Winner of Creative Nonfiction in Chinese

《小东西》

这是黄凯德的首本散文摄影集,收录凯德于2019年至2021年间为《联合早报》专栏“小东西”书写的50篇散文。内容和主题环绕在生活里的某件小东西,叙述实体的抒情意义,描绘商品的感情色彩,以从物质的角度,窥看个人与集体、历史与记忆的种种成长和变化。

Little Things

This book is a collection of 50 non-fiction proses published in the author’s personal Lianhe Zaobao column from 2019 to 2021. Little Things charts the author’s personal growth and journey through the years.

城市书房 / City Book Room
2021

评判评语

非虚构写作,或称之非小说写作,或另一种意义的现代散文,作为一种叙事文类,向有大叙事和小叙事之功能,可以承载大我,也允许承载小我。既能书写真实纪事,也可选择想像创造。作者以此文类描写大至家国天下,民族历史,时间记忆,时事报导,着眼于大处,或是描述个人自我经验,自身周遭环境视兆,内心世界剖析,从眼缝窥探世界,故有肚脐眼文章,或小确幸之戏称。不过非虚构写作中的宏观和微观不妨碍它本身的文化学性。此届新加坡文学奖华文非虚构写作决审作品皆具备了上述特色。

黄凯德是新加坡华文文学的重要作者。 《小东西》诚如书名所喻,新加坡大疫年代下,在封城中人民百姓的日常生活,面对病疫肆虐,巨大死亡阴影笼罩下,渺小的万物生命均微不足道。作者试图以细腻感性有情的文字叙述,描绘出这座城市不常被大众发现的一草一木,一石一河,一景一物。人事虽已非,作者的生命成长、生活环境与城市的历史记忆、发展经验脱离不了关系,娓娓道来处,总也说不完,或不想说完,关于狮城封锁前后。不仅如此,有心的作者在本书中穿插其摄影图像于文中,视觉与文字艺术文本互涉,无不微言大义,一再提醒读者:这座发达资本主义商业城市虽钢骨林立,井然有序,从最细微的物质角度去看这座文明都市,万象不言而喻。

好的作品贵精不贵多,《小东西》每篇篇幅不长,文章长度适中(虽是先以专栏形式发表再结集出版,但作者很明显有企图心以「小东西」主题贯穿全书,使之前后相关连接),慧黠灵性的文学性描述,作者每每提到观察狮城任何事物,点到即止,其余交给读者心领神会,无须狗尾续貂冗言赘句。这样的非虚构性写作,为读者示范了新华文学的重要特色。

Judges' Comments

As a type of narrative, creative nonfiction or modern prose can function both as a grand narrative and local narrative to represent the whole and part respectively. It can also contain both factual and imaginative writing. On the one hand, the genre has been used to write about countries and the world, peoples and history, time and memories, and current affairs. On the other hand, it has also been used for personal experiences and individual perspectives of the surroundings, and analyses of inner selves.

Nonetheless, both the macro and micro perspectives do not dilute the cultural traits of creative nonfiction writing. Wong Koi Tet is a prominent Chinese author in Singapore. Set during the Covid-19 circuit breaker period in Singapore, Wong’s work,《小东西》(literally “the little things”), depicts the daily lives of ordinary Singaporeans in the looming shadow of disease and death. In the face of such events, all the little things seem insignificant. Narrating in an evocative voice and with an eye for details, the author described the not oft noticed parts of nature and artefacts in Singapore. As the years went by and things transformed, the author’s growth and living environment remain intertwined with the history and development of the city.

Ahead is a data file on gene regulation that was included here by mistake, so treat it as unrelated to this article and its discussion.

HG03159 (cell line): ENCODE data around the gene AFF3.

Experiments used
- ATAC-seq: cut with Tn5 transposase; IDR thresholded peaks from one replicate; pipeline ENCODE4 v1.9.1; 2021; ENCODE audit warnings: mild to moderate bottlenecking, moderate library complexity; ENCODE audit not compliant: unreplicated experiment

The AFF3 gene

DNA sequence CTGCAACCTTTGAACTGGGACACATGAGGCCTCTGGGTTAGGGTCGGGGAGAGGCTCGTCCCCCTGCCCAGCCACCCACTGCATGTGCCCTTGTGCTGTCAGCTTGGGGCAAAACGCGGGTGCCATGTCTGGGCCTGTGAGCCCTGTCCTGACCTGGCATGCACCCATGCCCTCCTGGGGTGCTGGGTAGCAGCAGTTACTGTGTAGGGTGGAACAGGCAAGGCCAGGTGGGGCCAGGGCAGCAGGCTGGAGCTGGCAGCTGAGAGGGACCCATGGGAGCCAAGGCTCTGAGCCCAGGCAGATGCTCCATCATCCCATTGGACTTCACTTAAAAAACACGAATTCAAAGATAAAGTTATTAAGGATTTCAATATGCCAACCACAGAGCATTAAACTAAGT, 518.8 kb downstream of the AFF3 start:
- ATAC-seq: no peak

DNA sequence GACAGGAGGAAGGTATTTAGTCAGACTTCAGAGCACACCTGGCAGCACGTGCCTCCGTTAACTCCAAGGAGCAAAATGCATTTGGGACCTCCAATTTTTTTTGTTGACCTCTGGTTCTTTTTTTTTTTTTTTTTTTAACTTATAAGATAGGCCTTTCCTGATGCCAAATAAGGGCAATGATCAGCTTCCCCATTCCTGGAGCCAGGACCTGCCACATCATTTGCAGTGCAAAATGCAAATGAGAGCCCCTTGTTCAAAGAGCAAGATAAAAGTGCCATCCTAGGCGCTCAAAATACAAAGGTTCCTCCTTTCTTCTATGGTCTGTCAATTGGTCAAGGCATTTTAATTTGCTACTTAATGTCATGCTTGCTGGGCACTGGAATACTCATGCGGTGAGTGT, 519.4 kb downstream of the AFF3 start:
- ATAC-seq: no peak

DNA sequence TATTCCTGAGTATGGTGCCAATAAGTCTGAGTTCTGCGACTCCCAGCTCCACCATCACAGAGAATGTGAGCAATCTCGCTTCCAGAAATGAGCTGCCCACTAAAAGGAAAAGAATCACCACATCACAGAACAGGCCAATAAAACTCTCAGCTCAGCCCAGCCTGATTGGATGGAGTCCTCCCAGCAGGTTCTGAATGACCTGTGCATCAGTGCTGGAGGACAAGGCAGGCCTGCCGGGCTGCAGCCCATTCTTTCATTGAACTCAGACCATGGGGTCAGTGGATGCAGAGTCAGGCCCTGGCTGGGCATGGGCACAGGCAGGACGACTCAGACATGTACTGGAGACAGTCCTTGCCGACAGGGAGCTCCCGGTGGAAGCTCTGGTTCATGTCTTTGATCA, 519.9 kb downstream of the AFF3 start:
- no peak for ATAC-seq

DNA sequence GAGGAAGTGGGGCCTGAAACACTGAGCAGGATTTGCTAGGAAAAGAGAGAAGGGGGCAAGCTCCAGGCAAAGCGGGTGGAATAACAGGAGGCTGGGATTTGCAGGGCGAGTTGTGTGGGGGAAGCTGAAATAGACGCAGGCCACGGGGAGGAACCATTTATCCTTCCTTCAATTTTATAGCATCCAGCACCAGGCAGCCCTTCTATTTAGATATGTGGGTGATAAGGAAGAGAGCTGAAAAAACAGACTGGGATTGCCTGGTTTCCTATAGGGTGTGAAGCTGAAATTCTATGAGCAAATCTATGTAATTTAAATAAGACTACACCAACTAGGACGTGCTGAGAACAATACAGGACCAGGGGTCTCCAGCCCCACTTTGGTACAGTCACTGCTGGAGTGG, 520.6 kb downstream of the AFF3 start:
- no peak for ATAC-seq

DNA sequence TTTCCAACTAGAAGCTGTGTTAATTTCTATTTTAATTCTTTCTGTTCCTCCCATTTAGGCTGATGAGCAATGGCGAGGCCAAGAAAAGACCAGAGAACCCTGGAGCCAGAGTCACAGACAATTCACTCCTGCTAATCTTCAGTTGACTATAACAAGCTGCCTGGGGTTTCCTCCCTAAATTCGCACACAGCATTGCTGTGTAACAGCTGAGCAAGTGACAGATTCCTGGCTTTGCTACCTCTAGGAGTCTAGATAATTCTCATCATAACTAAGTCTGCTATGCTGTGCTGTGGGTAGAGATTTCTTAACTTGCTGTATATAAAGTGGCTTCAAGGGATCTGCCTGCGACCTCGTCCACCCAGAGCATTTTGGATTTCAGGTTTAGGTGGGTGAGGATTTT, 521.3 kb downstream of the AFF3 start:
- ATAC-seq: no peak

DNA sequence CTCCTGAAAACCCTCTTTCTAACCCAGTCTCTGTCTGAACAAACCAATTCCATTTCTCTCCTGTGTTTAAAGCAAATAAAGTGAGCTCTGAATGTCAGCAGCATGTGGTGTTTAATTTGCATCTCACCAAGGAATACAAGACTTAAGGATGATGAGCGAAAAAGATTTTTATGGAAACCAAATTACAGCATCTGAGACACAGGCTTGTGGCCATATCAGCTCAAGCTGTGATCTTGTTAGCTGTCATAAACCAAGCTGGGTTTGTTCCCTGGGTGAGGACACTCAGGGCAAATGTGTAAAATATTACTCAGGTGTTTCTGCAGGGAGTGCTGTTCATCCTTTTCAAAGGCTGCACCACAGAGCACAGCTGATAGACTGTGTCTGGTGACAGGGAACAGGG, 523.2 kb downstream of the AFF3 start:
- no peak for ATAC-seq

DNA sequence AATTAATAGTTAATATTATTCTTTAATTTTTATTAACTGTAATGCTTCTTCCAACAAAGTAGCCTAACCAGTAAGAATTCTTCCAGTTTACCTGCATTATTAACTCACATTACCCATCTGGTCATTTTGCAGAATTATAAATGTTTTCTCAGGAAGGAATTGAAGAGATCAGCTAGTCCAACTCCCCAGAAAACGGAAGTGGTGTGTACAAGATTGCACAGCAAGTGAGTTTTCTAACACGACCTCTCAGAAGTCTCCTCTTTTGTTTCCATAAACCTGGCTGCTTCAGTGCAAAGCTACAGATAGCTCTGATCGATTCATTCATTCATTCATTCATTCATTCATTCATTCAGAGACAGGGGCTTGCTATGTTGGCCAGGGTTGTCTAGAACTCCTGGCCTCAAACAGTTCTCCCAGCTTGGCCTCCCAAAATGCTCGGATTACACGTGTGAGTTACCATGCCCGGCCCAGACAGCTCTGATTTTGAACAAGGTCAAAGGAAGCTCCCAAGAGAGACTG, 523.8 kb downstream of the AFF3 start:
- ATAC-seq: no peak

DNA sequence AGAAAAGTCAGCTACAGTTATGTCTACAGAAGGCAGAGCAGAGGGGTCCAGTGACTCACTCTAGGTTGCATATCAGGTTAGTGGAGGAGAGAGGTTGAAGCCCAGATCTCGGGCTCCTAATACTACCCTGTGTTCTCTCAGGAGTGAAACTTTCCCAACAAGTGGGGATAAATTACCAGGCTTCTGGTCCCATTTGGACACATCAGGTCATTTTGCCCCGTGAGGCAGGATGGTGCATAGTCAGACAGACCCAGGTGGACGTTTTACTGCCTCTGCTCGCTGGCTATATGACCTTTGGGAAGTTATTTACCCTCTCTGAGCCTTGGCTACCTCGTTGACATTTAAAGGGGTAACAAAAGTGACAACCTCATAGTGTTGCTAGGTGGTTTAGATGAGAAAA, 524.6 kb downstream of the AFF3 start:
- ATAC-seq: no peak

Regaling the reader with a seemingly endless supply of stories, or could it be that the author does not wish for his story-telling of the pre and post-Covid Lion City to stop? In addition, the intentional insertion of photographs in the book creates an artistic blend of visuals and words that hints at larger meanings. The reader is also reminded that in this orderly, advanced and capitalistic city full of skyscrapers, all of life becomes apparent when examined from the perspective of the tiniest objects.

An embodiment of quality over quantity, each article in the book is of the appropriate length. Even though, the articles first appeared individually in a newspaper column, the use of “the little things” theme is a masterful move by the author to weave them together. His descriptions in this book can best be described as sagacious and transcendent. Instead of burdening the reader with tedious descriptions of the subject matter, the author is judicious with the right amount, leaving the rest to the reader’s imagination.

ABOUT THE AUTHOR

黄凯德

黄凯德,南洋理工大学中文系兼职讲师,主要教授现代文学和创意写作的相关课程。自新加坡国立大学毕业,后来获得南大硕士文凭,过去在报馆任职记者长达七年。2015年获选成为南大中文系驻校作家,2020年获得新加坡文学奖(小说类与非小说类)。

Wong Koi Tet

Wong Koi Tet is a lecturer who teaches modern Chinese literature. He was a journalist for seven years. He was 2015’s NTU-NAC Writer-in-residence and winner of the Singapore Literature Prize in both fiction and non-fiction categories in 2020.